Sustainability, it is clear, has always been a priority for the Bosmans: no fewer than eight generations of this family have farmed on Lelienfontein near Wellington in the Western Cape.
Over the past five years, in their latest endeavour to leave the land better for future generations, the Bosmans have switched to organic production in a number of their vineyards. In all, 20ha are under organic certification with Ecocert, and 30ha are being converted to organic farming.
According to Jannie Bosman, current chairperson of Bosman Adama, the international market for organic wines has grown steadily over the past few years, driven by consumers’ demand for wines that are free of additives and produced in an environmentally responsible way.
Consumers are also willing to pay a premium for these wines, while competition in this sales category is less fierce than for conventional wines.
Despite all these advantages, organic wine production is not yet as lucrative as conventional production, a fact that Jannie attributes to lower yields and higher labour costs, particularly because of the absence of chemical herbicides.
“Production in our organic vineyards is up to a third lower than that in our conventional vineyards. We hope for yields to increase as soil health improves and we discover new ways of dealing with weeds and pests. But it’s also OK if they don’t. We’ve followed this route because it’s the right thing to do. Production is more sustainable over the long run,
the wine tastes great, and it contains fewer additives that can result in side-effects. Our goal, after all, is to get people to drink better wine, not more wine,” he says.
Production, nevertheless, has to be economically viable. Jannie explains that their organic vineyards have to make at least R80 000/ha, or else they are ‘red listed’ and replaced by varieties that generate better income. Their conventional vineyards have to make at least R110 000/ha to earn their keep.
“Land is limited, so we have to plant varieties that are in demand and yield the best returns under our production conditions,” he says.
To this end, Bosman Adama, which also owns the largest vine nursery and plant improvement facility in the country, has been working on releasing varieties in South Africa that are more drought- and heat-resistant, as well as tolerant of diseases such as downy and powdery mildew, to enable farmers to produce more wine per hectare with less water and chemical inputs.
“For years, farmers have focused on Bordeaux and Rhône varieties, many of which are not well suited to our climatic conditions,” says Jannie.
To address this, the company has imported 22 varieties from international companies and is evaluating their performance on the company’s farms in Wellington and Slanghoek to identify better alternatives. The fungi-tolerant varieties performed well, requiring only one fungicide application over the past year.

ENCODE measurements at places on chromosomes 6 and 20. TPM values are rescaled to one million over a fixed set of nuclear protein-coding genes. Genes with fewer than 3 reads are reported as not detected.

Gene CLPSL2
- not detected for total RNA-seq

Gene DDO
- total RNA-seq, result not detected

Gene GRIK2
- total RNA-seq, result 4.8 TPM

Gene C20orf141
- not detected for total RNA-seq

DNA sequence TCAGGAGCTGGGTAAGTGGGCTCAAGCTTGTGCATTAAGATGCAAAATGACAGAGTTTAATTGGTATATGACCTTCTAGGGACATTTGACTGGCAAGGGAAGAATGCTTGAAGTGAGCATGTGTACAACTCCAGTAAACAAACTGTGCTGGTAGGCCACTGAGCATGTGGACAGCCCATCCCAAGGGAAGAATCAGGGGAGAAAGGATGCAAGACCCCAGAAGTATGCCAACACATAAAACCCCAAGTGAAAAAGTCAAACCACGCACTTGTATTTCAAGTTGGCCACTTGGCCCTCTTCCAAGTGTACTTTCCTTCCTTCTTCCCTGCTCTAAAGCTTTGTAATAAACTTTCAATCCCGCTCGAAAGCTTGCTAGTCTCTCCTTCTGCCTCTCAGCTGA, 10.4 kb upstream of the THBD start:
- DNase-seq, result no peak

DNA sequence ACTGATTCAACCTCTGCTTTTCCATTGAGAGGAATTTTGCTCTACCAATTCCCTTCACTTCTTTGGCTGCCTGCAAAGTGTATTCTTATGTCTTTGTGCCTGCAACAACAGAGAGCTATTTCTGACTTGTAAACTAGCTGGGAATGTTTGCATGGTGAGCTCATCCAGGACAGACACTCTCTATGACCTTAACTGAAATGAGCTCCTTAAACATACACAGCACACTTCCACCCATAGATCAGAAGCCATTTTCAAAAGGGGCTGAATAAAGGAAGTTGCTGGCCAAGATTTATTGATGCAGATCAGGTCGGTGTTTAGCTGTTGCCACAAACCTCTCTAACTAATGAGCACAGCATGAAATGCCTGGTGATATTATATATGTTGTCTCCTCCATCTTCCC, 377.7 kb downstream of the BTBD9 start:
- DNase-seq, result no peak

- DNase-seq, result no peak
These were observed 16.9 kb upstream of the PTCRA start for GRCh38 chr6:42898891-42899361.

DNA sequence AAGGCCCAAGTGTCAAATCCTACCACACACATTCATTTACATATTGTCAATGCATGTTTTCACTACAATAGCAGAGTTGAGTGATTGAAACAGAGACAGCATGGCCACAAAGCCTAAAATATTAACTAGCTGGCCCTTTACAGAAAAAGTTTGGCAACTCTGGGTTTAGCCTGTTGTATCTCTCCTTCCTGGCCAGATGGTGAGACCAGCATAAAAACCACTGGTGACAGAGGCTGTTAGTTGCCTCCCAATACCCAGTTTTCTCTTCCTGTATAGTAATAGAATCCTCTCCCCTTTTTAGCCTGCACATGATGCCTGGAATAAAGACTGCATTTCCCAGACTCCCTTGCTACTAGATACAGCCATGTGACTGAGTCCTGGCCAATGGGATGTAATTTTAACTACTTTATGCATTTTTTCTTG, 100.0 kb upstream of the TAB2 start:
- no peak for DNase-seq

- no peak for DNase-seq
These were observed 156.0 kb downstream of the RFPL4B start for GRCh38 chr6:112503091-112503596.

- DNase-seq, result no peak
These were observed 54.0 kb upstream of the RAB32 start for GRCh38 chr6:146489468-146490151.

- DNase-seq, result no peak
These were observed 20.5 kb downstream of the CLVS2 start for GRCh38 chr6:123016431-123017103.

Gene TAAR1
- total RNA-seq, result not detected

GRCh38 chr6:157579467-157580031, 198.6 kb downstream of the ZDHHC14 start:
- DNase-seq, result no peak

The varieties under trial include Pinot Iskra, Kerus, Sauvignon Rytos, Fleurtai, Cabernet
Eidos, Julias and Chambourcin, all from Italy; Villard Blanc, Chambourcin, Vidal Blanc and Seyval Blanc from the US; Helios, Solaris, Muscaris and Cabernet Carol from Germany; and Beogradska Bela and Beogradska Crna from Serbia.
The farm has had good feedback at a recent tasting of wines made from these varieties, with some holding their ground well against the old Bordeaux favourites. “Some of the varieties taste exactly like their Bordeaux cousins,” says Jannie.
He adds that once these varieties are commercialised, the task will be to establish them on the market. To achieve this, they could be blended with other varietals, rather than being sold as single-varietal wines.
Weeds – and four-legged weed eaters
PD, Jannie’s son and the viticulturist at Bosman Adama, says that weeds are the greatest challenge in their organic production system.
“There are stories of producers who farm weeds as cover crops. We don’t do this, however, because weeds compete with vines for water and nutrients, serve as hosts for certain insect and fungal pests, and, in the case of fleabane, Mexican prickly poppy and some others, make it difficult to work in the vineyards.”
Initially, the Bosmans wanted to manage weeds by hand in the organic vineyards, but the idea was abandoned after weeding less than 0,5ha; it was simply too labour-intensive and time-consuming to be justified.
“We employ more than 450 permanent people across all our farming operations. Even so, our workers have far better things to do than get rid of weeds in the vineyards all day,” says PD.
Another concern is that loosening the top layer of soil during weeding produces ridges underneath, which negatively affect root growth.
“We don’t want any compaction layers; we want the roots to spread as far as possible in search of water and nutrients,” he stresses. To overcome the problem of weeds, PD proposed using Dormer sheep from another company farm, Leeurivier, near Beaufort West in the Karoo, as ‘weed eaters’. The animals would also benefit the vine growth by fertilising the soil and inoculating it with beneficial organisms.
In addition, the plan would neatly solve a feed problem. Lelienfontein receives on average 820mm of rain a year, which results in an abundance of vegetation growing between the vineyard rows. At the same time, feed had to be purchased for the sheep on Leeurivier because of the ongoing drought.
The plan was put into action four years ago, with ewes being brought to the farm from May once the vineyards had built up sufficient reserves and had gone into dormancy.
They were kept here until bud break in September, after which they were taken back to the Karoo.
“We don’t want the sheep to graze the vineyards during the active growing phase, as they’ll strip the vines of leaves that are important for photosynthesis and protect the berries against sunburn,” explains PD.
Jannie says that even with the current spike in fuel prices, it makes sense to use sheep from the Karoo, thanks to the reduced labour costs. “The transport costs of the sheep are not a tenth of what it would have cost to weed the vineyards by hand.”
At the height of the programme, up to 300 sheep were kept in the vineyards, but this season only 36 ewes and 32 lambs were used, as veld conditions have greatly improved in the Karoo and Leeurivier is restocking its flock.
“The ideal would be to plant enough summer pasture in Wellington to allow me to keep my own flock here,” says PD, adding that they are experimenting to determine whether this will be possible.